Hot Pepper, 'Buena Mulata'

(C. anuum) 'Buena Mulata' is a stunner of a cayanne-type that bears prolifically on tall plants. Fruits start deep purple and morph through a rainbow of creamy yellow, salmon, and orange before fully maturing to red. Plants are quite ornamental hanging with fruits of all maturity stages simultaneously. Depending on how they are to be used and what flavors you prefer to highlight, they can be eaten at any stage (more savory and vegetal towards the purple side of maturity, more sweet and fruity towards the red end) but they pack plenty of heat at any stage.

Happily, the story of these peppers is beginning to be well known and widespread. They trace back through Horace Pippin, one of the most influential American artists of the first half of the 20th century, a self taught painter who work spans subjects of war, racial segregation, landscape, and portraiture. Fortunately for us, his legacy is also a window into the culinary and agricultural tradition of the black community of the Philadelphia and Baltimore area during that time period, as he was an avid seed collector. These along with several other varieties (some like the "Fish" pepper are now widely available) were discovered in the basement freezer of William Woys Weaver's grandfather after his death. Pippin had traded seeds with Weaver's grandfather in exchange for "bee sting therapy" for a war injury to his arm. William Woys Weaver, well-known seedsman and food historian, grew out the seeds and made them, and importantly their stories, available through his Roughwood Seed Collection from which their popularity has spread. These seeds and their stories are an important living agricultural legacy.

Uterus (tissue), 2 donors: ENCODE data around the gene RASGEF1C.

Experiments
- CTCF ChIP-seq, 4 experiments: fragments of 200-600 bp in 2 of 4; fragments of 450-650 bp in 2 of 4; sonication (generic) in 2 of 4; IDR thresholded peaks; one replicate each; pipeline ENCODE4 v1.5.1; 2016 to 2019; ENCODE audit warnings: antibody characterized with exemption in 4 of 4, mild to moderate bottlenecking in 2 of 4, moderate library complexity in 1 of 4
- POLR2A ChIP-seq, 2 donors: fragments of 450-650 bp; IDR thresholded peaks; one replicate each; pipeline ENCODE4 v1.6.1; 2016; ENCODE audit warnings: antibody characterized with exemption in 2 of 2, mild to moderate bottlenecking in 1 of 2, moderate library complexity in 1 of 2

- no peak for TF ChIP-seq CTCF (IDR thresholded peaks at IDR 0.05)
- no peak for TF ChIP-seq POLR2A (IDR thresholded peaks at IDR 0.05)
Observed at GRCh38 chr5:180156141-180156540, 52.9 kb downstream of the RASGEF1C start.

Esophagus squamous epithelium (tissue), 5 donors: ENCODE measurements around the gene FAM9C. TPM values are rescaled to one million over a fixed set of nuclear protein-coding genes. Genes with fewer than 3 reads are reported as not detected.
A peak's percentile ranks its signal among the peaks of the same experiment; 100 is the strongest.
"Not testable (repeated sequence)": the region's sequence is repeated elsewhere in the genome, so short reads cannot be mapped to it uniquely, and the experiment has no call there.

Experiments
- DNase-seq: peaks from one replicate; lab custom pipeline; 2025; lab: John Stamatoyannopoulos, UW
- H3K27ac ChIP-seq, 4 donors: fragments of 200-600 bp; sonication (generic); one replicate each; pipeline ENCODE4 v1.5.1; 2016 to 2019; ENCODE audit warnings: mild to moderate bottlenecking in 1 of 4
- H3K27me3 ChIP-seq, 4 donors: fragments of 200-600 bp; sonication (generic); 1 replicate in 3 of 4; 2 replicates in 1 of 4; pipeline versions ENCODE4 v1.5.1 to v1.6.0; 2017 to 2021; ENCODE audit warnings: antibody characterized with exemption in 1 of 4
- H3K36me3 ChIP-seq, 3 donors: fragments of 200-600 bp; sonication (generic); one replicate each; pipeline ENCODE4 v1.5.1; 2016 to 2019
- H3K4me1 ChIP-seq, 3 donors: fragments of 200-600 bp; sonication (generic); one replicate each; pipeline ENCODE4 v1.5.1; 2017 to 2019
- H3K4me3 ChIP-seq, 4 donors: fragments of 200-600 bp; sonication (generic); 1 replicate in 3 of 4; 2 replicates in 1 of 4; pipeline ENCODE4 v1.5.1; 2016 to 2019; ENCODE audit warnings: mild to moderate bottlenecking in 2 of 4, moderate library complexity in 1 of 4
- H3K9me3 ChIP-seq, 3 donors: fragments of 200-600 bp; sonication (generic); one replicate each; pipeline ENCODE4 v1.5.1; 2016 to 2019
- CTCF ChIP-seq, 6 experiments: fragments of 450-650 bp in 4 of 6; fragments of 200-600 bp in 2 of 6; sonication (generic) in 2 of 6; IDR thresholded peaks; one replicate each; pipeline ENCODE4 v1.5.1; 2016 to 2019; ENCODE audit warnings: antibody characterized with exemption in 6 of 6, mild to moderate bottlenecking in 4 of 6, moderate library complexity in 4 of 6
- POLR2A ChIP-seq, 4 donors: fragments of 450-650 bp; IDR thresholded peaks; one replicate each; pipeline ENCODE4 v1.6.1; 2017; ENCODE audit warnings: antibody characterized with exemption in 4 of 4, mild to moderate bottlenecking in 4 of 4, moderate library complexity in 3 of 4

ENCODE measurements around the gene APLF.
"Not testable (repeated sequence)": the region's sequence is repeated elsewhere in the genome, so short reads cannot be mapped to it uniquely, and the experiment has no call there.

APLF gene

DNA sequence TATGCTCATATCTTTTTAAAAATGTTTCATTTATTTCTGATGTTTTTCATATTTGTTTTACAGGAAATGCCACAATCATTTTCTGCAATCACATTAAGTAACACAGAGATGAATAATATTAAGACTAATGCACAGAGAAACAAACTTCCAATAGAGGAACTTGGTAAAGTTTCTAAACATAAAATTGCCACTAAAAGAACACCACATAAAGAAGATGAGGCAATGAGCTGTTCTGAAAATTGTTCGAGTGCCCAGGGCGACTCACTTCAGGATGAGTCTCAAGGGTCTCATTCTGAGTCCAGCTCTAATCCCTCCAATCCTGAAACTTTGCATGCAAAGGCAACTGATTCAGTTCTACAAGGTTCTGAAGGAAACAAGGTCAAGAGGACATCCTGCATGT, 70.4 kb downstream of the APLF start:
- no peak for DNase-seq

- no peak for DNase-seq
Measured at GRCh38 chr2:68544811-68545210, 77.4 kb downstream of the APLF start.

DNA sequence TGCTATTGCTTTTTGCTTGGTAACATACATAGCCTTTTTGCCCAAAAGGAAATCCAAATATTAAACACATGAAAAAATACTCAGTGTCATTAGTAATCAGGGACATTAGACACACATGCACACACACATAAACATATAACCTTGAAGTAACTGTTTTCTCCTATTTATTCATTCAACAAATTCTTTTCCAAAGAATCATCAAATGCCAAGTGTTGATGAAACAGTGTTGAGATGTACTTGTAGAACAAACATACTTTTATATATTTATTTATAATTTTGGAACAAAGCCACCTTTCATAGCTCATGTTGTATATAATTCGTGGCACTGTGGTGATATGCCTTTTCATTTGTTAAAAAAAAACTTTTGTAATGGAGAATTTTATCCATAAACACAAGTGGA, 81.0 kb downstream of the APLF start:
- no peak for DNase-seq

100 days. UO

Packet: approx. 30 seeds



Product Code: PEP-BM-pkt

Availability:In stock

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Out of stock


Growing Info


Indoors, 5-8 weeks before your last frost date.

Transplant out after danger of frost (50+ nighttime temps).

Note: Protect well from the cold!




12-18" spacing in rows 18" apart.


10-14 days @ soil temp 70-85F


Full sun


Moderate. Prefers well-drained, fertile soil with ample phosphorous and calcium and a pH between 6.5-6.8.


Pepper seeds will germinate very slowly and poorly in cold soil.

Use a floating row cover to keep plants warmer during the day and as protection from cold nights.

Harvesting ripe fruit consistently will encourage fruit production.